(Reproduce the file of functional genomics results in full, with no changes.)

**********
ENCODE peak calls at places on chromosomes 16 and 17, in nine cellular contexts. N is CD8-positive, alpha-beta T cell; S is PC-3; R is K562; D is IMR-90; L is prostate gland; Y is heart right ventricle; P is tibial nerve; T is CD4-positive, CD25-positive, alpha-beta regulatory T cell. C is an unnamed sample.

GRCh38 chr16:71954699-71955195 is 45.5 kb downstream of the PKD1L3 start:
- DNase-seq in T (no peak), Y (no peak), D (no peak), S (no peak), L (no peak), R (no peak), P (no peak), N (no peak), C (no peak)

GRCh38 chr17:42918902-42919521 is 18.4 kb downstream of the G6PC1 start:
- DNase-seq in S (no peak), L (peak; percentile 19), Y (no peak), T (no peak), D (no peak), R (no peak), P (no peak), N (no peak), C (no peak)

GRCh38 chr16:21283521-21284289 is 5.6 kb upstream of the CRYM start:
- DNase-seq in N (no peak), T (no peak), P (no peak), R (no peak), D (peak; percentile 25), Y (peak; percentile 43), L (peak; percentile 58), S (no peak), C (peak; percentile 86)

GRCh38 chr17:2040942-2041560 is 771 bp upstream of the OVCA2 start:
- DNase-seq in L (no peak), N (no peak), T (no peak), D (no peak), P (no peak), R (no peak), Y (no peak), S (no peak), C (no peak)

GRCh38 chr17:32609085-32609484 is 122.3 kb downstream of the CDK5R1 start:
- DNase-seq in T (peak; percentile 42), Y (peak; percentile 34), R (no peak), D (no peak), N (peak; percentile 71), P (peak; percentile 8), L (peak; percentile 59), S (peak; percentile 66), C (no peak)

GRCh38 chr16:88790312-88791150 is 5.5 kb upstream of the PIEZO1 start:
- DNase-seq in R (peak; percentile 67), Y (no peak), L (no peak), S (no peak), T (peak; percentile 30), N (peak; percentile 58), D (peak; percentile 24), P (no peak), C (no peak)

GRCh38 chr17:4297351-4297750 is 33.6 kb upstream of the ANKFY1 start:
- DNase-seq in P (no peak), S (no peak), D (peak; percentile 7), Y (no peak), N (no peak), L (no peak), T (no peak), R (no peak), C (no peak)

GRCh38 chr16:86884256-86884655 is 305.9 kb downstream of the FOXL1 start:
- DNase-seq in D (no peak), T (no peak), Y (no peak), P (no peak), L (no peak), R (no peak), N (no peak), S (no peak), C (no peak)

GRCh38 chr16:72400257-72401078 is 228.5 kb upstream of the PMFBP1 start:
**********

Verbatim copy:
ENCODE peak calls at places on chromosomes 16 and 17, in nine cellular contexts. N is CD8-positive, alpha-beta T cell; S is PC-3; R is K562; D is IMR-90; L is prostate gland; Y is heart right ventricle; P is tibial nerve; T is CD4-positive, CD25-positive, alpha-beta regulatory T cell. C is an unnamed sample.

GRCh38 chr16:71954699-71955195 is 45.5 kb downstream of the PKD1L3 start:
- DNase-seq in T (no peak), Y (no peak), D (no peak), S (no peak), L (no peak), R (no peak), P (no peak), N (no peak), C (no peak)

GRCh38 chr17:42918902-42919521 is 18.4 kb downstream of the G6PC1 start:
- DNase-seq in S (no peak), L (peak; percentile 19), Y (no peak), T (no peak), D (no peak), R (no peak), P (no peak), N (no peak), C (no peak)

GRCh38 chr16:21283521-21284289 is 5.6 kb upstream of the CRYM start:
- DNase-seq in N (no peak), T (no peak), P (no peak), R (no peak), D (peak; percentile 25), Y (peak; percentile 43), L (peak; percentile 58), S (no peak), C (peak; percentile 86)

GRCh38 chr17:2040942-2041560 is 771 bp upstream of the OVCA2 start:
- DNase-seq in L (no peak), N (no peak), T (no peak), D (no peak), P (no peak), R (no peak), Y (no peak), S (no peak), C (no peak)

GRCh38 chr17:32609085-32609484 is 122.3 kb downstream of the CDK5R1 start:
- DNase-seq in T (peak; percentile 42), Y (peak; percentile 34), R (no peak), D (no peak), N (peak; percentile 71), P (peak; percentile 8), L (peak; percentile 59), S (peak; percentile 66), C (no peak)

GRCh38 chr16:88790312-88791150 is 5.5 kb upstream of the PIEZO1 start:
- DNase-seq in R (peak; percentile 67), Y (no peak), L (no peak), S (no peak), T (peak; percentile 30), N (peak; percentile 58), D (peak; percentile 24), P (no peak), C (no peak)

GRCh38 chr17:4297351-4297750 is 33.6 kb upstream of the ANKFY1 start:
- DNase-seq in P (no peak), S (no peak), D (peak; percentile 7), Y (no peak), N (no peak), L (no peak), T (no peak), R (no peak), C (no peak)

GRCh38 chr16:86884256-86884655 is 305.9 kb downstream of the FOXL1 start:
- DNase-seq in D (no peak), T (no peak), Y (no peak), P (no peak), L (no peak), R (no peak), N (no peak), S (no peak), C (no peak)

GRCh38 chr16:72400257-72401078 is 228.5 kb upstream of the PMFBP1 start: